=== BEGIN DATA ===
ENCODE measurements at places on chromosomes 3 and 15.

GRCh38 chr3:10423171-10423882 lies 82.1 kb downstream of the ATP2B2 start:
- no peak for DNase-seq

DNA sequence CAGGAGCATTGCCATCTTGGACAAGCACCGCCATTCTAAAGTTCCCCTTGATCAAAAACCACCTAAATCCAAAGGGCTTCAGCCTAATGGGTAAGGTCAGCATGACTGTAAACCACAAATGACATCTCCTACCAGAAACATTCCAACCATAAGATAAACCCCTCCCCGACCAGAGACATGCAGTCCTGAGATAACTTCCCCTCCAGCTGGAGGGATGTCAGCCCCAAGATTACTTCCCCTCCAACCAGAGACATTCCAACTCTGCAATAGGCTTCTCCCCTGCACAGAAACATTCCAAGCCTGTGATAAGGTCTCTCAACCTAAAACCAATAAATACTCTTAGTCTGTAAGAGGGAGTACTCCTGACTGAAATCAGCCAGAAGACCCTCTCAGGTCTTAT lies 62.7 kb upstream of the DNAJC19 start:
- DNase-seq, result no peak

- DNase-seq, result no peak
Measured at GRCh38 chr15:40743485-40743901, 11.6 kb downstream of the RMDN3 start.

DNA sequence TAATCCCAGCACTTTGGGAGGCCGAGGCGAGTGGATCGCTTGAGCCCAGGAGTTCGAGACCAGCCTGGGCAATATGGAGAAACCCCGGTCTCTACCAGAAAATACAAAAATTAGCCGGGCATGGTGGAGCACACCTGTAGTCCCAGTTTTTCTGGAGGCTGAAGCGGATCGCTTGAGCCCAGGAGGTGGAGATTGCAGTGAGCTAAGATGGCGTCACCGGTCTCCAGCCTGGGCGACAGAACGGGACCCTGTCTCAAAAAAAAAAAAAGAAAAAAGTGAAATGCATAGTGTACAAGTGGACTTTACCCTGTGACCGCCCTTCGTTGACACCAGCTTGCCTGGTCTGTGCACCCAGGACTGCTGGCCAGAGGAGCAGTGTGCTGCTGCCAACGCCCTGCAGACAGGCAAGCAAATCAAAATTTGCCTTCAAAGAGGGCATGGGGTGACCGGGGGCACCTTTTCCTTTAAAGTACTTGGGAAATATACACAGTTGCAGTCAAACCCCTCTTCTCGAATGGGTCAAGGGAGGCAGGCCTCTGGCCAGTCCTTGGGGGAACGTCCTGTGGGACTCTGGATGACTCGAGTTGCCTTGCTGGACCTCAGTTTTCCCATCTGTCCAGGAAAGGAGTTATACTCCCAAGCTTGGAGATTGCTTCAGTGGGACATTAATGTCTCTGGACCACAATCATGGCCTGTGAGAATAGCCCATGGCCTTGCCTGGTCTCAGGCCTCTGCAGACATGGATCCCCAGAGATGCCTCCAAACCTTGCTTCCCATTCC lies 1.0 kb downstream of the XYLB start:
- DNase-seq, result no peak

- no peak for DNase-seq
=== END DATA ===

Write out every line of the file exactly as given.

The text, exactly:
ENCODE measurements at places on chromosomes 3 and 15.

GRCh38 chr3:10423171-10423882 lies 82.1 kb downstream of the ATP2B2 start:
- no peak for DNase-seq

DNA sequence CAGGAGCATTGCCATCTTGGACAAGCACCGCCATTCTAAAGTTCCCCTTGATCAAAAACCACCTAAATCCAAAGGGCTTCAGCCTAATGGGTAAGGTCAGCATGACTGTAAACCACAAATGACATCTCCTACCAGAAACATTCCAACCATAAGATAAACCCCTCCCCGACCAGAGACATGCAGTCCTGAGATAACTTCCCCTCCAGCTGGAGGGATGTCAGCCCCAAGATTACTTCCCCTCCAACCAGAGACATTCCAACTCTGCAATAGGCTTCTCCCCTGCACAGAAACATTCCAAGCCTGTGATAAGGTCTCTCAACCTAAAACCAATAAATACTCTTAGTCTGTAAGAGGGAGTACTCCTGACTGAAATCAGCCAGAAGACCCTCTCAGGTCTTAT lies 62.7 kb upstream of the DNAJC19 start:
- DNase-seq, result no peak

- DNase-seq, result no peak
Measured at GRCh38 chr15:40743485-40743901, 11.6 kb downstream of the RMDN3 start.

DNA sequence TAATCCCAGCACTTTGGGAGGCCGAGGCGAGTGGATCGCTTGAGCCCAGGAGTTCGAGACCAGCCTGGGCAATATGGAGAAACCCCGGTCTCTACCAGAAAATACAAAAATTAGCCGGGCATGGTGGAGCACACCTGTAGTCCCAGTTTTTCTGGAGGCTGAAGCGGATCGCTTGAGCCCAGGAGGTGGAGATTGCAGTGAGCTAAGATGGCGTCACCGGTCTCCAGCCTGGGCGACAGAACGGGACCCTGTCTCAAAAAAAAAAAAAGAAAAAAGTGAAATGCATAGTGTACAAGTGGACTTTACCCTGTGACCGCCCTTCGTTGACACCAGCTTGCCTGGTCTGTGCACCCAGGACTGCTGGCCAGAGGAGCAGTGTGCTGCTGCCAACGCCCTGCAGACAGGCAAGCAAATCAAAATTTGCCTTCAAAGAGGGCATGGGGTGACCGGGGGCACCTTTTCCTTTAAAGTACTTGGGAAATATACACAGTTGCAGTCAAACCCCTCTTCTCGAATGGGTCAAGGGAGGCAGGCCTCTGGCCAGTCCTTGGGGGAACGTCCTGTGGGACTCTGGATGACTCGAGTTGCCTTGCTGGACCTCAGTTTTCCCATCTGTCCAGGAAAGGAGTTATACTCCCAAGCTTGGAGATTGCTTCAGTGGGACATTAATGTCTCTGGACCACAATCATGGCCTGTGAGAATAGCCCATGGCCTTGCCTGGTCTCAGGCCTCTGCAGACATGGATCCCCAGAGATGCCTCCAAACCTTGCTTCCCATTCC lies 1.0 kb downstream of the XYLB start:
- DNase-seq, result no peak

- no peak for DNase-seq